Not sure what you are saying is right. If it is a wiring trouble, it is on BUS 2 without affecting BUS 1. This is also too much reading as ADR1 was also very likely declared unreliable to the master (PRIM1).

Originally Posted by Svarin
Lemurian, could you be so kind as to demonstrate with certainty that FCPC2 reached indeed a state where it operated in Alternate 2 law ? I am not so sure. Normal law would be the preferred mode even with only two ADRs, as long as they produce similar values.
There is not a single doubt that ALT2 was triggered from the begining of the sequence.

Originally Posted by Svarin
FCPC1 certainly did operate in ALTN2, as correctly demonstrated by BEA in its intermediate reports. It was Master PRIM until it failed along with its SEC1 partner :
02:13:45 F/CTL PRIM1 FAULT
02:13:51 F/CTL SEC1 FAULT
This is called a reset, not a failure.
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Old 19th May 2011, 17:36
  #1833 (permalink)  
 
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PJ2 However, in two Flight Crew Training Manuals examined, fuel transfer is mentioned. It is stated that the handling characteristics of FBW aircraft are independent of the CG in Normal and Alternate Laws and it is not necessary to command a FWD fuel transfer in the event of heavy turbulence in cruise.
HarryMann, Tubby Linton, PJ2 for my this "independent declaration" is one of the WHY´s to AB,

why AB means that FBW did not longer need more stability in turbulence ??? what has changed between 1988 and 1997 ???

neither the basic aerodynamic of the sky nor the basic concept of the wing (profile) is quite different between an A300-600R and an A330-200 (both with trim tank)
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Old 19th May 2011, 17:48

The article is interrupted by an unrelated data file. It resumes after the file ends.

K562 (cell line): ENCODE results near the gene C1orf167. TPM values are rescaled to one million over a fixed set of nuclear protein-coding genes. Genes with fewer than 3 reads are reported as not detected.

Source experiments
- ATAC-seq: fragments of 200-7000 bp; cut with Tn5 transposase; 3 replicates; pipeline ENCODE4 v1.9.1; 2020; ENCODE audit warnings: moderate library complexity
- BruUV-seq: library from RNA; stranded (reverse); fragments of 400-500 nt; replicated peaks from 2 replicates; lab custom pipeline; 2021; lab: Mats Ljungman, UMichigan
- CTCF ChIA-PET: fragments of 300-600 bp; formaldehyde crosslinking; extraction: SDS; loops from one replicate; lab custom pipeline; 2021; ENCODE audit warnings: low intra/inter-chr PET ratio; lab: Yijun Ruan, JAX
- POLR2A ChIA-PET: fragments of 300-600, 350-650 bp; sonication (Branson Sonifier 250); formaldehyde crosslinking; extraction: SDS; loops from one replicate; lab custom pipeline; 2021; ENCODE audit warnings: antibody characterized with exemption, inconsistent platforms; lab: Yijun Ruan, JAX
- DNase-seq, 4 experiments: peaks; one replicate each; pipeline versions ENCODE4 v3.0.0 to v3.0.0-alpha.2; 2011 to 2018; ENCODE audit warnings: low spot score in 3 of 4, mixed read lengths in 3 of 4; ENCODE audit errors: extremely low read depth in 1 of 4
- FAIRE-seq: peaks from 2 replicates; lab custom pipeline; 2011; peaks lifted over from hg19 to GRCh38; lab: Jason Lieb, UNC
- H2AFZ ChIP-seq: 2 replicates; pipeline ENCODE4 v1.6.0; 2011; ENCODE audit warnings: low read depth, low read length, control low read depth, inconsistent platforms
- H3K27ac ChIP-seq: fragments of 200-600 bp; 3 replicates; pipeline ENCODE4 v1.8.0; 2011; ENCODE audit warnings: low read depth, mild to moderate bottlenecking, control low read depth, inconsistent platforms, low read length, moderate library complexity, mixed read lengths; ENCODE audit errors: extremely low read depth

#1834 (permalink)  
 
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Ref deSitter's #1812 - Despite technical b/g my basic SLF status causes me to enter this discussion among a large group of wise and honorable (and sometimes agitated) elephants with considerable trepidation, but would it not be useful for the Flight Control Computer to show some sweat? It knows - or can be taught - how close it is to turning the job back to mankind.
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Old 19th May 2011, 18:03
  #1835 (permalink)  
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In reading the pilots of this type, I understand AB to require autoflight in turbulence. Likewise, the lack of need to rearrange the fuel components when anticipating flight into turbulence. This last requirement, that Fuel is allowed in the Trim Tank in Turbulence, applies to ALTLAW 1 and ALTLAW2, but what about DIRECTLAW? With an aftward cg, do control movements that are handled by the autoflight present a challenge to pilots in DIRECT that they are not used to reacting to? In the AB manual, for instance, references are made to cruise. What is the AB direction if not in cruise, or manual flight of any description, for that matter?
 
Old 19th May 2011, 18:07
  #1836 (permalink)